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Last year, we supported more than £4 billion of export finance, which is more than in any other year for a decade. This week, we announced additional funding to enable UKTI to support 3,000 more medium-sized businesses.
Following the question from my hon. Friend Philip Davies, will the Minister agree that the best way to exploit emerging markets is often through EU free trade agreements? In the light of that, will he support the all-party parliamentary group on European Union-United States trade and investment to ensure that small and micro businesses are front and centre in the proposed free trade agreement with America?
I am a strong supporter of the transatlantic trade and investment partnership. The trade deal between the EU and Canada is a big step forward and provides a basis on which we can build TTIP. The involvement of small businesses in TTIP will provide them with extremely valuable support in creating jobs.
We have some excellent exporters in north Oxfordshire, such as Norbar Torque, E. P. Barrus, Crompton Technology and Prodrive to name but a few. Those companies generate jobs themselves and through the contracts that they give to local SMEs. What is my hon. Friend doing to support SMEs in the export supply chain?
Across the Department, we work to support supply chains. Specifically, UKTI’s high value opportunities programme targets 100 projects that are based globally. That programme supports not just the primes, but their supply chains in Oxfordshire and across the country.
One area of export growth has been in recyclate of glass and plastics. Unfortunately, that has had a perverse effect because the packaging recovery note system, which is supposed to direct money into the creation of infrastructure for our own recycling industry, has been denied the feedstock that the industry needs if it is to grow. Will the Minister look at what more he can do to expand our recycling industry, rather than export it?
I would be delighted to speak to the hon. Gentleman to understand more about the packaging recycling industry and to see whether we can tackle that problem.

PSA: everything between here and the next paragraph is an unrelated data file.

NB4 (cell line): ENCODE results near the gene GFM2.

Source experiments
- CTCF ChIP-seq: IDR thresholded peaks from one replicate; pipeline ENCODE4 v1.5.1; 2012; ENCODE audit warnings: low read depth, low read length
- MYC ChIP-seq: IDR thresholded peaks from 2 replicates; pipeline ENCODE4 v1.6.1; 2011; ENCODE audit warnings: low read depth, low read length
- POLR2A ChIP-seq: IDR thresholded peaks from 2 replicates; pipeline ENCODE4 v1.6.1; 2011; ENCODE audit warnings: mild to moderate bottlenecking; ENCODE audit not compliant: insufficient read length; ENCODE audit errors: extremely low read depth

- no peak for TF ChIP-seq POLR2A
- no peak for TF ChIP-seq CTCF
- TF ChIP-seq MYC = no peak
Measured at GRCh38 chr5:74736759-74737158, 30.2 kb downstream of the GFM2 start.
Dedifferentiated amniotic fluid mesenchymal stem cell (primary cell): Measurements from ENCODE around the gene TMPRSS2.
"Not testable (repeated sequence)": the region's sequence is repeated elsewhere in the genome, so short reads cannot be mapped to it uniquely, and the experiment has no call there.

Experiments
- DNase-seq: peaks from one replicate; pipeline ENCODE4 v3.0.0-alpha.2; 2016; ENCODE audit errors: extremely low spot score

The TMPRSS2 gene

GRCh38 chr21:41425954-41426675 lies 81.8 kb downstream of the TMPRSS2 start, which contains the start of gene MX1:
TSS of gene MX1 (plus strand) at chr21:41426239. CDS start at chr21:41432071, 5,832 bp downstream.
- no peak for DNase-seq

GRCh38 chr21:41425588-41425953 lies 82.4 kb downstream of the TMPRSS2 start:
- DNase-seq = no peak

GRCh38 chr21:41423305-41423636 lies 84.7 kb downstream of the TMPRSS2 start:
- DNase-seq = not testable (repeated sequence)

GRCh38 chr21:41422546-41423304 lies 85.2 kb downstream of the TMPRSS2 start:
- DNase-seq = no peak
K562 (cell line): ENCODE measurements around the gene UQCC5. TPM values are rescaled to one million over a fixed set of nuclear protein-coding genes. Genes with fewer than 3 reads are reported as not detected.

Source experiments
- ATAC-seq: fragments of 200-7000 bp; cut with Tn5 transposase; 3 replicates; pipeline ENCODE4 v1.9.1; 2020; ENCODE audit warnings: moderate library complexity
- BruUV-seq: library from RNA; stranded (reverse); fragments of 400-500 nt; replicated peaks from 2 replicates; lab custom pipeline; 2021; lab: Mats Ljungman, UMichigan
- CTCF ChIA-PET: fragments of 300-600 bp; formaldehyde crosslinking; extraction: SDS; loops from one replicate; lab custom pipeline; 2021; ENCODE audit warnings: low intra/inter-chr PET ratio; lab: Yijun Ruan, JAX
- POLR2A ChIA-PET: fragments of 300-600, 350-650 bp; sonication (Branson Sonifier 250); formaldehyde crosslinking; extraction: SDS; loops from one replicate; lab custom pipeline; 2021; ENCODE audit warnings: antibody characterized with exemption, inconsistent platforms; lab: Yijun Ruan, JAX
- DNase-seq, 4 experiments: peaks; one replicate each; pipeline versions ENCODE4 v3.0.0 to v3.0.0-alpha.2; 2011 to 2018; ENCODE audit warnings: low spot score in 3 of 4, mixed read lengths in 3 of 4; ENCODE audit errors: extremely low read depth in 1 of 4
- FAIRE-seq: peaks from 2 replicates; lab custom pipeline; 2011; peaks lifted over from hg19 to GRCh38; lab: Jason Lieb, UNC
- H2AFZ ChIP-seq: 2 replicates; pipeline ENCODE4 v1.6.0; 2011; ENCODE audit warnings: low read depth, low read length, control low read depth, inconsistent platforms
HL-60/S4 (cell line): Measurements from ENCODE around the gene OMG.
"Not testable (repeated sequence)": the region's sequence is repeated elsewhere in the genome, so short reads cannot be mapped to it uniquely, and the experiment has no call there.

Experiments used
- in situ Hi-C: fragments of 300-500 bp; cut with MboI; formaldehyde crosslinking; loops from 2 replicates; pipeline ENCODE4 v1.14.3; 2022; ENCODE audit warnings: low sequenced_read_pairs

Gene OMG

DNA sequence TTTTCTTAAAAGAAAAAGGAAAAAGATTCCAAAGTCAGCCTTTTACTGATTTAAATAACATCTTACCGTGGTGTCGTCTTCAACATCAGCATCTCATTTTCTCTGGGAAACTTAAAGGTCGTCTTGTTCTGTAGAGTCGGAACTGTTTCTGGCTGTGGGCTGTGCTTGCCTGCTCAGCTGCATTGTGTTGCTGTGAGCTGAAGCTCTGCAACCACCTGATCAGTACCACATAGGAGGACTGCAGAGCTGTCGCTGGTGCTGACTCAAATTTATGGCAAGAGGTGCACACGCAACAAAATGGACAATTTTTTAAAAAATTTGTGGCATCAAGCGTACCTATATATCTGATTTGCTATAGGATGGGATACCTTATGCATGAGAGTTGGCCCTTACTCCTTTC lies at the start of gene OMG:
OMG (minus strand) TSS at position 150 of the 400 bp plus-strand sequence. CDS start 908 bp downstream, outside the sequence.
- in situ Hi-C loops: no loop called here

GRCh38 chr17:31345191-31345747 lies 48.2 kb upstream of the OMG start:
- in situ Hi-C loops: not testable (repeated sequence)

If we are to grow the economy and increase exports, we need to ensure that there is support for SMEs. In the last quarter, net lending to small and medium-sized enterprises fell by more then £1 billion. When will Ministers get a grip and start backing our wealth creators to take on employees and develop greater opportunities for exports?
Of course, the economy is growing, jobs are being created and the amount of gross lending is rising, but we are recovering from an extremely difficult situation. We all know what the causes of that were, and many of them came from those on the Labour Front Bench. Turning around our economy to support small businesses, whether through access to finance, support for exports, which are going up, or otherwise, is the Government’s central task. It is a huge job, because we were left in a huge hole.
It is absolutely essential that we encourage more small and medium-sized businesses to export, but does the Minister agree that the term “SMEs” is often unhelpful? There is a huge difference between the needs of medium-sized and small businesses, and between the range of small businesses, from the largest to single proprietor? Will he recognise those differences and tailor accordingly?
I strongly support my hon. Friend. In fact, as part of our long-term economic plan I am trying to banish the term “SMEs” and instead use “small businesses”. A business with, say, 10 employees is very different from a business with 249 employees, so an end to the acronym “SME” would be a valuable step forward.